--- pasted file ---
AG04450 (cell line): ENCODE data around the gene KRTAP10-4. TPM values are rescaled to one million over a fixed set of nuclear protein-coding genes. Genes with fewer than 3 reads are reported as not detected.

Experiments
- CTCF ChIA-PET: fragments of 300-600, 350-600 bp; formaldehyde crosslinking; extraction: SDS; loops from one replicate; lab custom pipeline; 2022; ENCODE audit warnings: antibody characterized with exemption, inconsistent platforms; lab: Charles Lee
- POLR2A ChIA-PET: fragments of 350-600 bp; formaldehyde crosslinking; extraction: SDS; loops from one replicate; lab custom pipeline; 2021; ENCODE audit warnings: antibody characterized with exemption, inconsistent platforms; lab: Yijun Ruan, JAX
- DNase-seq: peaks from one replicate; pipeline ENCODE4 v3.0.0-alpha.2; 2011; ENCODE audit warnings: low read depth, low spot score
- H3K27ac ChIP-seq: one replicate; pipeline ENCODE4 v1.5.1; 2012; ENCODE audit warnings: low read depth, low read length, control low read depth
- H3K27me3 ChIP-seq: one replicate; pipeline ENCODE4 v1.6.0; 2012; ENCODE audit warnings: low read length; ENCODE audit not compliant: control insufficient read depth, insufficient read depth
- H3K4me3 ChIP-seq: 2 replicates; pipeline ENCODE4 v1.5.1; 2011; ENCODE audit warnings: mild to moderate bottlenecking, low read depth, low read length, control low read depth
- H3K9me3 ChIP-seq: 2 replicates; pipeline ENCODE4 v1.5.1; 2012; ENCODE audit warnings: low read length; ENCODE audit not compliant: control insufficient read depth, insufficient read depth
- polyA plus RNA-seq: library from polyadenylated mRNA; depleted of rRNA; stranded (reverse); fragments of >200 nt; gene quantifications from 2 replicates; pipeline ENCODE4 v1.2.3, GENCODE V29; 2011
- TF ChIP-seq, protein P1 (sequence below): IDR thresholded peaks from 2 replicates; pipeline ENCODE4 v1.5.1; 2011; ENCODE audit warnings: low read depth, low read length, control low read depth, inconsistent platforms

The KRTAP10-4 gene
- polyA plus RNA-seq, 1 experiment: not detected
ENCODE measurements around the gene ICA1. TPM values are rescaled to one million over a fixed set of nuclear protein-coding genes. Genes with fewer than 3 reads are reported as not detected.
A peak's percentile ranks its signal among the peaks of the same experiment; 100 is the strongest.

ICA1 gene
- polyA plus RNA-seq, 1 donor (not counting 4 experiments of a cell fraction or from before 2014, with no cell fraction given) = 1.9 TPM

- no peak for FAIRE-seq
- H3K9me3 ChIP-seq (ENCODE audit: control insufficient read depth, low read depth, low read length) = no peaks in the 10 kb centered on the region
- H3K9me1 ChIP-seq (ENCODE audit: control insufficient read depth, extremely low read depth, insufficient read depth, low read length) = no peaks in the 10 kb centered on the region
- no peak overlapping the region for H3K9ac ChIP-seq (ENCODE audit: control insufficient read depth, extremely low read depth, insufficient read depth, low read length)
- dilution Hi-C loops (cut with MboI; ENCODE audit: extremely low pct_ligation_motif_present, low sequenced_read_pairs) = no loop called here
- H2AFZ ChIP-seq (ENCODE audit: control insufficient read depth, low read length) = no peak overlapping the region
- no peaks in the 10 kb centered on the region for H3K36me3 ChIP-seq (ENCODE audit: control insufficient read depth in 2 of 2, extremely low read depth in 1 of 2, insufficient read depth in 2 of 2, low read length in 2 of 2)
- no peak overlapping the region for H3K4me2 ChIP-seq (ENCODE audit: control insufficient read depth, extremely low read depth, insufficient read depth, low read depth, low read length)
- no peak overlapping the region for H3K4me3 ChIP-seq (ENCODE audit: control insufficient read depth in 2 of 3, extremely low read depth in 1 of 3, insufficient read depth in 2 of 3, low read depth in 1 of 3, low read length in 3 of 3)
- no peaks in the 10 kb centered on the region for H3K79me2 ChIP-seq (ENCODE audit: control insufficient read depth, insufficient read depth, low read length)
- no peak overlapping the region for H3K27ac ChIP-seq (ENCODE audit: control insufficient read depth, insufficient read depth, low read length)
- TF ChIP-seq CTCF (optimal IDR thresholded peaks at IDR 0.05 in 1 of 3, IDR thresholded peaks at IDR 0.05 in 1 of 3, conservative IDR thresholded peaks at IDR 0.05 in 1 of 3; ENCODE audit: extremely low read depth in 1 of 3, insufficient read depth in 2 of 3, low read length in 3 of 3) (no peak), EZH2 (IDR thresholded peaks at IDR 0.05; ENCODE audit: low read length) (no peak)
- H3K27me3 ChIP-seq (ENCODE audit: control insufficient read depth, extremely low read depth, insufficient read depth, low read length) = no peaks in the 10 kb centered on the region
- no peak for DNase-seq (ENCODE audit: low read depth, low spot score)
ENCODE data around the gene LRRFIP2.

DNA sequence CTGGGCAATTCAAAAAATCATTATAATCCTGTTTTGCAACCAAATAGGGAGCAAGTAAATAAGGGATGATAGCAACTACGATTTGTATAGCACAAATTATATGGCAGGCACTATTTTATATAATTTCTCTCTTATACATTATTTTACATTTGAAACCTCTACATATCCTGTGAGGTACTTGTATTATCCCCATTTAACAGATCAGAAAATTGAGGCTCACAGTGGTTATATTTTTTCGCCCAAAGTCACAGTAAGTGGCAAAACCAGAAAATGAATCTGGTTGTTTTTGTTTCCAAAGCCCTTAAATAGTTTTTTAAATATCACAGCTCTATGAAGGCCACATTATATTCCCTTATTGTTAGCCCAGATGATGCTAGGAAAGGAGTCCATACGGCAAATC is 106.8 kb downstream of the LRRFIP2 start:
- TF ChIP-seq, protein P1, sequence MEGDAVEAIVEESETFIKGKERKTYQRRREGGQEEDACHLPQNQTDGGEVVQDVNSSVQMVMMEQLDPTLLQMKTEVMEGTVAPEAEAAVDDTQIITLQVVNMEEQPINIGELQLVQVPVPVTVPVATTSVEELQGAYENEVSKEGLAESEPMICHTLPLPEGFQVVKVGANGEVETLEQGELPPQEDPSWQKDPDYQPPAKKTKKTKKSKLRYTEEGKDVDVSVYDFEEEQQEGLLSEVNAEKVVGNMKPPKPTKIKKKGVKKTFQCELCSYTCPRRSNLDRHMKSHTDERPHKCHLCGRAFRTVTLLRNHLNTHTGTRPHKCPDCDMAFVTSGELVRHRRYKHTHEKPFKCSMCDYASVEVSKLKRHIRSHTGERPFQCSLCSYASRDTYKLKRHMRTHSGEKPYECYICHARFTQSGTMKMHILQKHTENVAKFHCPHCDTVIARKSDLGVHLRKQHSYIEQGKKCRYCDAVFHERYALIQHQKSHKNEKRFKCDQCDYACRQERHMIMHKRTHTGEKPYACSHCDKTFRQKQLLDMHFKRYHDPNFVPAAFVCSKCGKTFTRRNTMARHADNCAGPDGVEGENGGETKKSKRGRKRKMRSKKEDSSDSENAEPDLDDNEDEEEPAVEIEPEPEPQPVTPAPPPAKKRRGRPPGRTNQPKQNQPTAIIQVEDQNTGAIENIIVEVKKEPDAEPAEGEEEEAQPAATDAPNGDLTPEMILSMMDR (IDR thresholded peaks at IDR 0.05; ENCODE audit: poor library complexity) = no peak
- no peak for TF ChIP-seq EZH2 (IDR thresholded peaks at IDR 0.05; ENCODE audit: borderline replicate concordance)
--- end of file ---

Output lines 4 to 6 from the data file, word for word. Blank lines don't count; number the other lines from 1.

- POLR2A ChIA-PET: fragments of 350-600 bp; formaldehyde crosslinking; extraction: SDS; loops from one replicate; lab custom pipeline; 2021; ENCODE audit warnings: antibody characterized with exemption, inconsistent platforms; lab: Yijun Ruan, JAX
- DNase-seq: peaks from one replicate; pipeline ENCODE4 v3.0.0-alpha.2; 2011; ENCODE audit warnings: low read depth, low spot score
- H3K27ac ChIP-seq: one replicate; pipeline ENCODE4 v1.5.1; 2012; ENCODE audit warnings: low read depth, low read length, control low read depth